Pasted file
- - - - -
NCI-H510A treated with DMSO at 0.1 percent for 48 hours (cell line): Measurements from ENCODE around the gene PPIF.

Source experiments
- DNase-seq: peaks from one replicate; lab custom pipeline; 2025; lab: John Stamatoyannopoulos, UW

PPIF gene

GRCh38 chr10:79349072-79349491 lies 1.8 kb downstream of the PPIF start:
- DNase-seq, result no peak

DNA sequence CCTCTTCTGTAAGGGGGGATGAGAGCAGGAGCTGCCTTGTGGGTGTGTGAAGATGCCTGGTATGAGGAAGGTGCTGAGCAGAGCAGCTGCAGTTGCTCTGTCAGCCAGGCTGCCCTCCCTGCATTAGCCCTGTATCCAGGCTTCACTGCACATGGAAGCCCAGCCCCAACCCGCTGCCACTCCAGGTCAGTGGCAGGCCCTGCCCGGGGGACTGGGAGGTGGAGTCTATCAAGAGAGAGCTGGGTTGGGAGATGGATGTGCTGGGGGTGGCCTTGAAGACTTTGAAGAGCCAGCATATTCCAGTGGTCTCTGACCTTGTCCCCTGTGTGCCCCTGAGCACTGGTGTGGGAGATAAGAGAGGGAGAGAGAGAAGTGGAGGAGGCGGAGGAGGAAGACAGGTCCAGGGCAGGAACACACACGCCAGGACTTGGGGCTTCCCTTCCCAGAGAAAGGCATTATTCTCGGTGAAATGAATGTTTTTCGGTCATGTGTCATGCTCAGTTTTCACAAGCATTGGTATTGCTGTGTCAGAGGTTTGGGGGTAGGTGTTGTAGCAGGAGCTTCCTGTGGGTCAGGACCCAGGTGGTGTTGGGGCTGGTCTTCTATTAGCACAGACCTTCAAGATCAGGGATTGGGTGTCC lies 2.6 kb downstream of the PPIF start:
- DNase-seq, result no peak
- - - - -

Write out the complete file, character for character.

NCI-H510A treated with DMSO at 0.1 percent for 48 hours (cell line): Measurements from ENCODE around the gene PPIF.

Source experiments
- DNase-seq: peaks from one replicate; lab custom pipeline; 2025; lab: John Stamatoyannopoulos, UW

PPIF gene

GRCh38 chr10:79349072-79349491 lies 1.8 kb downstream of the PPIF start:
- DNase-seq, result no peak

DNA sequence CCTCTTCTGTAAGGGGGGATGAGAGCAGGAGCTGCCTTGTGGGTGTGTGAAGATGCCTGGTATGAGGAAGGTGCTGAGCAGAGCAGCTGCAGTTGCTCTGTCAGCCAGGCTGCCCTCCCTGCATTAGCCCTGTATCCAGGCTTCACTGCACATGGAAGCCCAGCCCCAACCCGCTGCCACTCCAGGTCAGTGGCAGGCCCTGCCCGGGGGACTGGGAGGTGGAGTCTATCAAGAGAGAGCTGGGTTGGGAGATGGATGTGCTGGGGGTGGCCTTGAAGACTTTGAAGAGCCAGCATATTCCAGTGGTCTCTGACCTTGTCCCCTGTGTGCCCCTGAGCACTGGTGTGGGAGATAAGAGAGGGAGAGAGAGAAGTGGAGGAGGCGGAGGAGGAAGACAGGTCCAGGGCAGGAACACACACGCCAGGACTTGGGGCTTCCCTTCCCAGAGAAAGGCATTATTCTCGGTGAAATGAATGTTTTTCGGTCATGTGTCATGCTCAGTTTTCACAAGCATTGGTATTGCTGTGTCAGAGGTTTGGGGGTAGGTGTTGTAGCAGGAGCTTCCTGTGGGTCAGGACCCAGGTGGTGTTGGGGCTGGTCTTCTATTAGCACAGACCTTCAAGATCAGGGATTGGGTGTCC lies 2.6 kb downstream of the PPIF start:
- DNase-seq, result no peak